It’s 1981 and Barry is just starting his junior year at Columbia University in New York. His estranged father is Kenyan and his mother is a white American. Some of his friends insist that he is fortunate to be mixed race because he should be able to fit in everywhere but for Barry it feels like he can’t fit in anywhere. Barry is the story of a young man finding his identity and searching for self-acceptance.
By the way, “Barry” is short for Barack. Yes, that one. Starring in his first feature film, Australian actor Devon Terrell is brave enough to portray the 44th President of the United States while the real one is still in office. It’s an impressive performance. Yes, he looks and sounds like him (though Avi Nash as Barry’s friend Saleem does an even better impression in two of the film’s funnier scenes). The real trick though is making the emotions seem believable while mimicking the future president’s signature speaking style without looking like he’s auditioning for Saturday Night Live. Terrell succeeds at convincingly playing a 20 year-old college student who swears, gets drunk, and gets punched in the face for chatting up another guy’s girl while never letting you forget that he is in fact playing the Barack that we know.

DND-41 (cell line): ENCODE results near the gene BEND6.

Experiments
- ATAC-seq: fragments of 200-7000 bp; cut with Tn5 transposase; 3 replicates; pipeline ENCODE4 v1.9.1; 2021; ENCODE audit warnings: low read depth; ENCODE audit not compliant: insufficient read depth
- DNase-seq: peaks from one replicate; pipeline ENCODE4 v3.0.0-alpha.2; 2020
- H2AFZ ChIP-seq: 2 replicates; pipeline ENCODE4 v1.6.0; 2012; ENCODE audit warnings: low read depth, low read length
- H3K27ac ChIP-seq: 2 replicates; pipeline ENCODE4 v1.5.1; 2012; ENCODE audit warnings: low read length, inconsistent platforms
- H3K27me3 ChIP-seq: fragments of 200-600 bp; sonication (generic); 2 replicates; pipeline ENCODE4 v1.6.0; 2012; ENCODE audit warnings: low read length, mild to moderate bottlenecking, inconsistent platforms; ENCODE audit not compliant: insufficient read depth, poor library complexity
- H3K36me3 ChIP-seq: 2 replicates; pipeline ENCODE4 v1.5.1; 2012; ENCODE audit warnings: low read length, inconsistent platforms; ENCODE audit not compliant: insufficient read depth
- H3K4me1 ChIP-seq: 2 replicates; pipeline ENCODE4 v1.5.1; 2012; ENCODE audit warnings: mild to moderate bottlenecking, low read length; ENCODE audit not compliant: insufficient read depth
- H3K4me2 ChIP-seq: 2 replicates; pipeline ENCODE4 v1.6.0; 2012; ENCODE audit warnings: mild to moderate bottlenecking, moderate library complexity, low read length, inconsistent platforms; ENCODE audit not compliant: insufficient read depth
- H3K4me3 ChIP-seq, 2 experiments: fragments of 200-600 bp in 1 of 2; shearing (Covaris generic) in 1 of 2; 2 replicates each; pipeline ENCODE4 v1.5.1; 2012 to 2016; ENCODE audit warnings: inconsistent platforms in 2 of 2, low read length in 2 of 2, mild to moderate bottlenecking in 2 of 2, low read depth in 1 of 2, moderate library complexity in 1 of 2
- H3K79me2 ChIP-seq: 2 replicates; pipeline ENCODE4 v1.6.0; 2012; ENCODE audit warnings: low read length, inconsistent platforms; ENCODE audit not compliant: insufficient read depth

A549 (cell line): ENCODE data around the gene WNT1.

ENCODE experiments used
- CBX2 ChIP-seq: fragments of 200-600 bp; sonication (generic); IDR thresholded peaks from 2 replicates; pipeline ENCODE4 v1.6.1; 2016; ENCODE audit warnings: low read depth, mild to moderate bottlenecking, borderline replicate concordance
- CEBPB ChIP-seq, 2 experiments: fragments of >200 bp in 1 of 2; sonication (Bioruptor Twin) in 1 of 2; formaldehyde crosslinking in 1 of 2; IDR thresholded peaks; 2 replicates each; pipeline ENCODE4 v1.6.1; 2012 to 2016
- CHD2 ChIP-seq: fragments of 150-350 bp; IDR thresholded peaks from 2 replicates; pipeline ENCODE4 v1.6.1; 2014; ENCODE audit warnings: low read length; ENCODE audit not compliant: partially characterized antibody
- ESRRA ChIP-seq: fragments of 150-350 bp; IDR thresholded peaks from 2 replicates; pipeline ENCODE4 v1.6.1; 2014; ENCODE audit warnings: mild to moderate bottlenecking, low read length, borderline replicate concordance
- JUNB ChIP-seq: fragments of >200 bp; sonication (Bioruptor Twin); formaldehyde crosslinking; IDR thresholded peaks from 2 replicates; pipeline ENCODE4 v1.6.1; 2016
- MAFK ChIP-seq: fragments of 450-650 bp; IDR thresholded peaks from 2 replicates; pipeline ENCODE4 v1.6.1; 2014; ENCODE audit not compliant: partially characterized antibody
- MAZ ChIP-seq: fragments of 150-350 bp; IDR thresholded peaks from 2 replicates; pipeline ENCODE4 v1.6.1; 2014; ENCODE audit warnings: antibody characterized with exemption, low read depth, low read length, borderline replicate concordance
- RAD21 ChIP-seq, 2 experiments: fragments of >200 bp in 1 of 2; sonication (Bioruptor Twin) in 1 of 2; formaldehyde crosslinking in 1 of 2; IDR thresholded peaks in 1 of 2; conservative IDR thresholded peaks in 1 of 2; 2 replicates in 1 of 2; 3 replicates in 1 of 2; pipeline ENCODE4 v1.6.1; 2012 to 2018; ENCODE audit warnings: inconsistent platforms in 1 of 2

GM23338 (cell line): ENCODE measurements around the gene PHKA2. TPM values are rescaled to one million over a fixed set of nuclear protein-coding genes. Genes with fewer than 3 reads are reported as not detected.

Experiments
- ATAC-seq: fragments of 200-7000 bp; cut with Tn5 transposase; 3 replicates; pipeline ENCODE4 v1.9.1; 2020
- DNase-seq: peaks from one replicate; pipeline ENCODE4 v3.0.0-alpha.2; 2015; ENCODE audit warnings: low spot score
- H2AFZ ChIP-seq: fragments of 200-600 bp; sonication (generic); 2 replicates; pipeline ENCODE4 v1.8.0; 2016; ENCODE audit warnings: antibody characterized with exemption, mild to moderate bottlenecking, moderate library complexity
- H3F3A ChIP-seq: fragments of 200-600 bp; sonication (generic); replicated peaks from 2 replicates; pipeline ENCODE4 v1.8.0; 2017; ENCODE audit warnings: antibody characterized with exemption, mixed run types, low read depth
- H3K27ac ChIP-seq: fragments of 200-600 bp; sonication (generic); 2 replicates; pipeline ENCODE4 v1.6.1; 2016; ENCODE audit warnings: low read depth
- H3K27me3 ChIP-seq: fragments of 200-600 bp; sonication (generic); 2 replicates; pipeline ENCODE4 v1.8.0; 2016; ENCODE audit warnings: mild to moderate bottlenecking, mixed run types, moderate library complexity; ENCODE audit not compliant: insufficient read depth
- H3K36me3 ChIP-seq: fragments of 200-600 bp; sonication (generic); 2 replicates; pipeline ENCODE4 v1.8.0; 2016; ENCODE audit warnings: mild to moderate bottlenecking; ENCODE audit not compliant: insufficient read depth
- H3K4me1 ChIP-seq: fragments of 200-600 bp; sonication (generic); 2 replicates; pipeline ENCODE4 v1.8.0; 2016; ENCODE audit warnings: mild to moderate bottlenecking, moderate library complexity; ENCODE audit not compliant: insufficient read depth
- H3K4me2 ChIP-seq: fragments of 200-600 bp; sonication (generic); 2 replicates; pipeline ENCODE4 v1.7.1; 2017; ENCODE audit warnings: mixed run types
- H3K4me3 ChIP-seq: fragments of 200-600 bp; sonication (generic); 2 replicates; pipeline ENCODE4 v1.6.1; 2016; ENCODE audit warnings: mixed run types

Director Vikram Gandhi and writer Adam Mansbach are less concerned with reminding you that young Barry will one day become the first black President. They are mostly concerned with the internal struggle of young men of mixed race in the US and use the details of the real Barack Obama’s life mostly to provide interesting context. I’ll admit that the context worked for me. I would have surely found this movie less gripping without knowing that this same young man’s historic inauguration will one day inspire hope for a brighter future for millions of Americans. (Not to mention around the world).
If you can believe Oliver Stone’s Snowden, which I saw at the festival the day before, Edward Snowden watched President Obama’s inauguration with a renewed faith in government. As he told filmmaker Laura Poitras, he really allowed himself to think that this is a leader who could bring some real change. As it turned out, when it came to illegal surveillance of law-abiding citizens, Snowden watched things go from bad to worse under Obama’s watch.
It can be hard to reconcile the idealistic young man of Barry with the president that we see in archival footage in Snowden. How do you claim a passion for social justice while sanctioning (or, at the very least, defending) illegally spying on your own citizens? Don’t get me wrong. I still love him and will miss him no matter who wins in November. But he is the President of the United States and every president has a certain amount of blood on their hands.
I understand that you don’t get to occupy the highest office in the land without getting your hands dirty. I’m just saying that there’s a story there, between the events of Barry and the events of Snowden. Barry, deliberately paced and completely unpretentious, has a story worth telling as does Snowden, which was self-important but undeniably gripping. But somewhere out there there’s got to be a movie that tells the story of the journey from hero of a nice little indie to the villain of an Oliver Stone movie. That’s the movie I’d really want to see.